We followed the trail through forest and across streams. The climb was steady, and 4.2 miles later, we were above the tree line at Granite Pass, 12,000 feet. By then, my heart was pumping well. It was a clear night, illuminated by stars and small bunches of bobbing headlamps. I began feeling cold and stopped to put on a fleece jacket as the wind picked up. “That’s the katabatic effect,” Mike explained – a chilling wind that falls down slope from a higher elevation. We continued hiking and Mike decided to let me set the pace. I took that as a good sign that I didn’t need prodding.

My training for this climb had been multi-faceted. I had climbed mountains ranging from 10,000 to 13,000-plus feet in altitude since late May almost weekly, sometimes summiting on two days in one week. I ran four times per week, doing intervals on two of the days. I also kept up my weight training and did yoga for flexibility. And there were also workouts at the climbing gym. All in all, a pretty balanced program that I felt had worked for me as I kept up a steady pace.

After climbing switchbacks for about two more miles, we reached the Boulder Field at the12,600-foot level, just below the North Face. The name fits the place well – a field of boulders on which feet and legs totter after the trudge up the trail. We purified spring water and filled our Camelbacks and enjoyed a leisurely break. The massive monolith of Longs Peak took shape as the sky began to lighten and I stood face to face with the realization I was –yes – finally going to climb this mountain.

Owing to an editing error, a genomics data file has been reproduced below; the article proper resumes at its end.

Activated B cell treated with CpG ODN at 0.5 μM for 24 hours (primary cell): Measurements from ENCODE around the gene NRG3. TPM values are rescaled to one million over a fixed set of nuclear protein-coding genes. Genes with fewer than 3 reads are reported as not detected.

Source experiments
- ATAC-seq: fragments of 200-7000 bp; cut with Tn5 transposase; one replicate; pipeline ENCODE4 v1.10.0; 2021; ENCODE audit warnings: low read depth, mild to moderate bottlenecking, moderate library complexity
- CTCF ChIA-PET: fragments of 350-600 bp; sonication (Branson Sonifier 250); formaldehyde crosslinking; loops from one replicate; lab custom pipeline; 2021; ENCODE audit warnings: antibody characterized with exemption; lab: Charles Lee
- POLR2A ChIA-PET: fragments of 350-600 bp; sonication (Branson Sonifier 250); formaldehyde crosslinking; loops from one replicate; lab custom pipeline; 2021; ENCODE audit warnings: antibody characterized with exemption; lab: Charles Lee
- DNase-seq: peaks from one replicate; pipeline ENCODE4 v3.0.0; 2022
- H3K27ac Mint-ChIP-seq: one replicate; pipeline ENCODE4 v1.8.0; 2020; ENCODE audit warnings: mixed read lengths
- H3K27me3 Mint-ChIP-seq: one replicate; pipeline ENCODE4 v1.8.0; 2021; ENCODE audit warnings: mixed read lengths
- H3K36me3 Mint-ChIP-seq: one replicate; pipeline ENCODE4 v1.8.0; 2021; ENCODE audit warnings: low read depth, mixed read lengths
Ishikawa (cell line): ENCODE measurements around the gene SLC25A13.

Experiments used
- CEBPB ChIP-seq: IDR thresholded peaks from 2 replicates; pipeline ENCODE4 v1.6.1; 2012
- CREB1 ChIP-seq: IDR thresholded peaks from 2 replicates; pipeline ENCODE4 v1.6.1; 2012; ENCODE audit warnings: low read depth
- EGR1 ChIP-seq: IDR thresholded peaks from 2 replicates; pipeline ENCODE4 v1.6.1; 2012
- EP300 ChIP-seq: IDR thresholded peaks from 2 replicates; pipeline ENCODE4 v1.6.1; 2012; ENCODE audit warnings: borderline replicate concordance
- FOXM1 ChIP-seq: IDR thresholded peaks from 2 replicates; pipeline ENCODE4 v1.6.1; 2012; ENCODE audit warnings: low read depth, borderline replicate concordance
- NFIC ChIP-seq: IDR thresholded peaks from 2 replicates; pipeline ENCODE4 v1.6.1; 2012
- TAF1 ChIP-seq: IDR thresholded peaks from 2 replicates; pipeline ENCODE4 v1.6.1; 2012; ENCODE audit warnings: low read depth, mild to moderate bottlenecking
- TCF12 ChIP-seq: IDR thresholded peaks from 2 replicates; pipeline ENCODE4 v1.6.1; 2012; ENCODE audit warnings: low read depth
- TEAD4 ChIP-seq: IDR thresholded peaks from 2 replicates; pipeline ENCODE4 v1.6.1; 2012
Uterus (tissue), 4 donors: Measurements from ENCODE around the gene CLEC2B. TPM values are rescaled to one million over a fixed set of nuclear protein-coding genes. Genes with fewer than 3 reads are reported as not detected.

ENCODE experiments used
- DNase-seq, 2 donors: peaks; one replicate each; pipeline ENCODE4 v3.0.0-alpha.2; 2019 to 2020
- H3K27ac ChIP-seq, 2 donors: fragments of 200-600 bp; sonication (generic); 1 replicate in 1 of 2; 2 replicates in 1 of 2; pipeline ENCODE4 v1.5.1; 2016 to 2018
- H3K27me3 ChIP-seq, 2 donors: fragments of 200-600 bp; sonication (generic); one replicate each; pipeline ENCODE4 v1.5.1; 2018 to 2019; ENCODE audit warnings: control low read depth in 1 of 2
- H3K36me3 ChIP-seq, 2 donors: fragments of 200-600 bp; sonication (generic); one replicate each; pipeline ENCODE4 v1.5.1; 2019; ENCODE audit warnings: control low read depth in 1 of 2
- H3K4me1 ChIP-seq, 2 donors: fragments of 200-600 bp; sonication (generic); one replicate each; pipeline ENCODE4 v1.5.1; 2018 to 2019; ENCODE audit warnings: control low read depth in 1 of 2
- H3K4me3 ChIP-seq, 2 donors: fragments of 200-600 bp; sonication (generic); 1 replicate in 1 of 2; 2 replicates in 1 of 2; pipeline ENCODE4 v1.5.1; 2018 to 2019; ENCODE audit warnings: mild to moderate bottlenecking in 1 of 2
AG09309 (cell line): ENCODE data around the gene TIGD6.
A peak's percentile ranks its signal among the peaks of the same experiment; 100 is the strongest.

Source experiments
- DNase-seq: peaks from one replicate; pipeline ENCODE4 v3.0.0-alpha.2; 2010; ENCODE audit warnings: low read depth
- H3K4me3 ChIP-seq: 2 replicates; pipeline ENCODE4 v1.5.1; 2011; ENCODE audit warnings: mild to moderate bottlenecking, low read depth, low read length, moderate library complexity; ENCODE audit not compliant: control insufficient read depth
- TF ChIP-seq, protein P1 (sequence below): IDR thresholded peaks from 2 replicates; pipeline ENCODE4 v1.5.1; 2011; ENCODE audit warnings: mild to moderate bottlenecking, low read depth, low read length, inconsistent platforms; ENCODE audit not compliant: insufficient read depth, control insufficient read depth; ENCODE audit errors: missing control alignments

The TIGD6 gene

The North Face was formerly known as the Cable Route. In the 1920s, the National Park Service installed steel cables up the face to enable people to reach the summit. But, in 1973, the Park Service removed the cables, although the bolts still remain. In an area known for its violent lightning and thunderstorms, it’s surprising that park officials put up the cables for climbers.